Swiss waist, waist cincher, corset, and corselet: what’s the difference?

For this week’s terminology post I go back to last week’s Rate the Dress, and Rae’s comment about whether Victorian women wore corsets outside of their dresses.

John Singer Sargent’s Mrs Wilton Phipps (in a Swiss waist), 1884, Private Collection

The simple answer is, they didn’t.  But they did wear Swiss waists & corselets outside of their dresses, and these can look a lot like corsets if you don’t look closely.  So what are these things, and how are they different from corsets?

A Swiss waist is a boned, pointed underbust garment worn over skirts and blouses or dresses.  Unlike a corset, a swiss waist NEVER fastens with a metal front busk.  Swiss waists can have a flat front, with no front opening, or can lace up the front with hand worked eyelets (never metal eyelets).  The backs fasten with lacing (also with worked eyelets, not metal eyelets) or buttons.  Swiss waists were extremely popular in the 1860s, worn by empresses and common women alike.  They returned as an indispensable fashion accessory in the 1880s and 1890s.

Corselet, 1860s, American or European, via the Met

Day costume with Swiss waist, Auckland Star, 14 March 1891 via Papers Past

Some Swiss waists from the 1860s included shoulder straps, usually trimmed with decorative pleated ribbon.

Ensemble with matching Swiss waist in lilac silk, ca. 1855, American, piña cloth, silk.  Via the Met

Swiss waists are sometimes called Swiss belts, though there was sometimes the differentation that a swiss waist was higher and more corset-y, and a Swiss belt was shorter and might have attached streamers and bows that imitated a sash.

Dress with matching swiss belt, British, 1861-63, Moire silk trimmed with lace and velvet ribbon, boning, silk lining.  Via the V&A

Swiss belt with back button fastening, ca 1867, French, Silk, via the Met

While the 1860s and 1890s Swiss belt was a fitted, shaped, often boned, garment, the term carried into the 20th century as a description for a design detail with a pointed belt/midriff effect, even when it was used on a loosely fitted child’s frock.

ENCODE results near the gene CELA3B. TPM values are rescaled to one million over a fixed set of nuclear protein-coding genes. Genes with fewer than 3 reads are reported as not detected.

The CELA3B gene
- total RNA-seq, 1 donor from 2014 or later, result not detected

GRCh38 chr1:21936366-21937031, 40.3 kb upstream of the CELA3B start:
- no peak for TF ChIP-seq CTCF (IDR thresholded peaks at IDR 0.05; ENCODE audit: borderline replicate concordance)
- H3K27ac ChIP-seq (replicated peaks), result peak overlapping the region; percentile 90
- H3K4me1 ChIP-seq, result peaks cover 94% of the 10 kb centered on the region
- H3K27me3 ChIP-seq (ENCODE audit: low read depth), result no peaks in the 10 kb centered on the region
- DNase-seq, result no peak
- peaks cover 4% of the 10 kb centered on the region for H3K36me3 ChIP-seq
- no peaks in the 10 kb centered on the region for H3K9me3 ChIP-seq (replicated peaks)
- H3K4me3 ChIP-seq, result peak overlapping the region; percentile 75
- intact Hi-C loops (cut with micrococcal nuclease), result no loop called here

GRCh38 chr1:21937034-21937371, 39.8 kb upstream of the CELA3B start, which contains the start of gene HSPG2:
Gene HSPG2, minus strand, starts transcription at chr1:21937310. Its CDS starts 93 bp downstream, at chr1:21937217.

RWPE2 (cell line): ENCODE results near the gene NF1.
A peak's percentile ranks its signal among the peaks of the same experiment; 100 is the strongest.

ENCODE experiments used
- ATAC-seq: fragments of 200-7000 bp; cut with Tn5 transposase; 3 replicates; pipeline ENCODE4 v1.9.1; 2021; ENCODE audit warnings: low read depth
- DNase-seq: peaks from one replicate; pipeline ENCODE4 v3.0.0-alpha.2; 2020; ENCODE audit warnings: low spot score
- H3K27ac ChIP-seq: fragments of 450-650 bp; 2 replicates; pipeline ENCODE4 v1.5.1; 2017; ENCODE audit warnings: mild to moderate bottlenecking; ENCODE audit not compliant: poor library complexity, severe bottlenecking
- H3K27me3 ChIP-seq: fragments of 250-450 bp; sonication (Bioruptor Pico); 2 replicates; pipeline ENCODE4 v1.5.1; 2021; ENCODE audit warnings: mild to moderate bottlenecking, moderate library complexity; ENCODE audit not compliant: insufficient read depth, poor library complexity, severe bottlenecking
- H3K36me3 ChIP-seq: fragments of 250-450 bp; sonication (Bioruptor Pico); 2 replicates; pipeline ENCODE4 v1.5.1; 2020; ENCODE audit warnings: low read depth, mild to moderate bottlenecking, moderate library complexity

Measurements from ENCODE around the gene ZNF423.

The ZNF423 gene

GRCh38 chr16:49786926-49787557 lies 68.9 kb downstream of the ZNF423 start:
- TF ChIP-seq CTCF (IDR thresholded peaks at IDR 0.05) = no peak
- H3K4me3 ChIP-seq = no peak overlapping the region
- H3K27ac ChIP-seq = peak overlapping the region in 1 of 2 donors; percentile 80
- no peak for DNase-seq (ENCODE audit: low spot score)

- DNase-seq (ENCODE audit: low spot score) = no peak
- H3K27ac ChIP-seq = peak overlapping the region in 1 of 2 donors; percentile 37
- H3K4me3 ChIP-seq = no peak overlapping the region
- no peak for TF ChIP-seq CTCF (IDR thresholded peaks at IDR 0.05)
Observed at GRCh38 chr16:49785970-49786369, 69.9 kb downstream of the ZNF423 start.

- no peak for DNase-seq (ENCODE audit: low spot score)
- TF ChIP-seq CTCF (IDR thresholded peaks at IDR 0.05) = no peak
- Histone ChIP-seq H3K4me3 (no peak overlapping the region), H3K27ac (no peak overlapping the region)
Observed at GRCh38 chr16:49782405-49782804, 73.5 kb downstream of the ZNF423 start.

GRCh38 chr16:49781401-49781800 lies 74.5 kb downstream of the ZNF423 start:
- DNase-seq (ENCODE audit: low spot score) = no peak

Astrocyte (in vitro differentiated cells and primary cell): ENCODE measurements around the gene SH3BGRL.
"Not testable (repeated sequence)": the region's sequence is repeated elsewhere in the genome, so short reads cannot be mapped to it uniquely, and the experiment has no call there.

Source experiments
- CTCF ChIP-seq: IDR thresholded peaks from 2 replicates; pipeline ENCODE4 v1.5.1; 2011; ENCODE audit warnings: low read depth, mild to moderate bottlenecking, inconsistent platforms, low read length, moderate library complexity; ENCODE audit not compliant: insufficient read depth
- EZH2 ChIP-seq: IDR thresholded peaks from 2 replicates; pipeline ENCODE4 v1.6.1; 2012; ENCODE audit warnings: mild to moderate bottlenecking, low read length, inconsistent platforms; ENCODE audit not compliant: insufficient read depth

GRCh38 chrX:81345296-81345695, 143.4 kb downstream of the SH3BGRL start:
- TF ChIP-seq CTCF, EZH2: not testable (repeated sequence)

Child’s party frock with swiss belt effect, Whanganui Chronicle, Aug 1919 via Papers Past

What about ‘corselet‘?  That one is a bit trickier, as it has been applied to a variety of things.  Corselet is a late 19th and early-mid 20th century term for a garment with waist-emphasising midriff section.  In the 1890s ‘corselet’ or ‘corselet belt’ was used almost interchangeably with ‘swiss waist’ or ‘swiss belt’ to describe a fitted, shaped belt or sash.

Pierre Carrier Belleuse, Woman in a blue-trimmed blouse (and a corselet skirt), 1895-1900

Evening dress with corselet-effect belt, Jeanne Hallée, 1901–5, French, silk, metallic, glass, via the  Met

Corselets/Swiss waists of the 1890s were worn with both day and evening wear, and could be liberally decorated with beading and trim, or even diamonds.

Wedding bodice (swiss waist), 1896, Silk taffeta, silk satin, tulle, silk floss, silver mesh, rhinestone, pearl, silver cording, via the Chicago History Museum

Gold lamé swiss waist with jet beading, late 19th century, via Live Auctioneers

From 1905 to 1915 ‘Corselet skirts’, with high waistbands, often with pointed tops or bottoms, were much in vogue.

A CORSELET SKIRT Otago Witness, 16 October 1901

In the first two decades of the 20th century a corselet might also refer to a softer, less boned corset.

An advertisement for a corselet, Evening Post, Nov 1909

The term returned in the 1930s to describe the pointed-underbust midriff section so common in 1930s fashion, or a pointed belt put over a garment.  Elise’s blue velvet gownblue velvet leaf gown, the floral and organza gown and pretty much every 1930s dress pattern in this post all have the first type of corselet waist.

In printed crepe-de-chine—powderblue scattered with flowers—this afternoon dress, with its little velvet bolero and corselet to match, and its 1830 sleeves, strikes an original note Evening Post, 5 September 1931 via Papers Past

What about waist cincher?  What is a waist cincher?  Well, it’s not a phrase that I have ever found in period literature.  It may have been used, but it was certainly not in common usage.  So from a historical perspective, I can’t tell you what a waist cincher is.